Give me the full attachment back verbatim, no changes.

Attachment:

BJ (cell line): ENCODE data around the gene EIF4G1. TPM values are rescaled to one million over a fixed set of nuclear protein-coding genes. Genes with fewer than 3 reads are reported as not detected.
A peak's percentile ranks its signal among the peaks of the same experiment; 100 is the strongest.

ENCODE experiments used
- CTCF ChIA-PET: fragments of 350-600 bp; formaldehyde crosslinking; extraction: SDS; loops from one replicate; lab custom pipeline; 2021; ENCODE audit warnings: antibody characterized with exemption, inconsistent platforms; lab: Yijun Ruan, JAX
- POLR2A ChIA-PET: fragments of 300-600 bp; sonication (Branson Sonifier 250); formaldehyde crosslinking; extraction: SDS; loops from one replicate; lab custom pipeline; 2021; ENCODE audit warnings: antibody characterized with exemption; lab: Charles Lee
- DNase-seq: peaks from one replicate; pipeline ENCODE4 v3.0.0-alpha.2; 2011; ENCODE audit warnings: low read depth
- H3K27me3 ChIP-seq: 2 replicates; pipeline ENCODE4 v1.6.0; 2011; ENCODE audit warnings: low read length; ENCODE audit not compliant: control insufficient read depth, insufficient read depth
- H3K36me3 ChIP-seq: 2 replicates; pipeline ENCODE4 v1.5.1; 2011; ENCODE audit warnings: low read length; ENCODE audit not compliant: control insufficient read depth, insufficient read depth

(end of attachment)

BJ (cell line): ENCODE data around the gene EIF4G1. TPM values are rescaled to one million over a fixed set of nuclear protein-coding genes. Genes with fewer than 3 reads are reported as not detected.
A peak's percentile ranks its signal among the peaks of the same experiment; 100 is the strongest.

ENCODE experiments used
- CTCF ChIA-PET: fragments of 350-600 bp; formaldehyde crosslinking; extraction: SDS; loops from one replicate; lab custom pipeline; 2021; ENCODE audit warnings: antibody characterized with exemption, inconsistent platforms; lab: Yijun Ruan, JAX
- POLR2A ChIA-PET: fragments of 300-600 bp; sonication (Branson Sonifier 250); formaldehyde crosslinking; extraction: SDS; loops from one replicate; lab custom pipeline; 2021; ENCODE audit warnings: antibody characterized with exemption; lab: Charles Lee
- DNase-seq: peaks from one replicate; pipeline ENCODE4 v3.0.0-alpha.2; 2011; ENCODE audit warnings: low read depth
- H3K27me3 ChIP-seq: 2 replicates; pipeline ENCODE4 v1.6.0; 2011; ENCODE audit warnings: low read length; ENCODE audit not compliant: control insufficient read depth, insufficient read depth
- H3K36me3 ChIP-seq: 2 replicates; pipeline ENCODE4 v1.5.1; 2011; ENCODE audit warnings: low read length; ENCODE audit not compliant: control insufficient read depth, insufficient read depth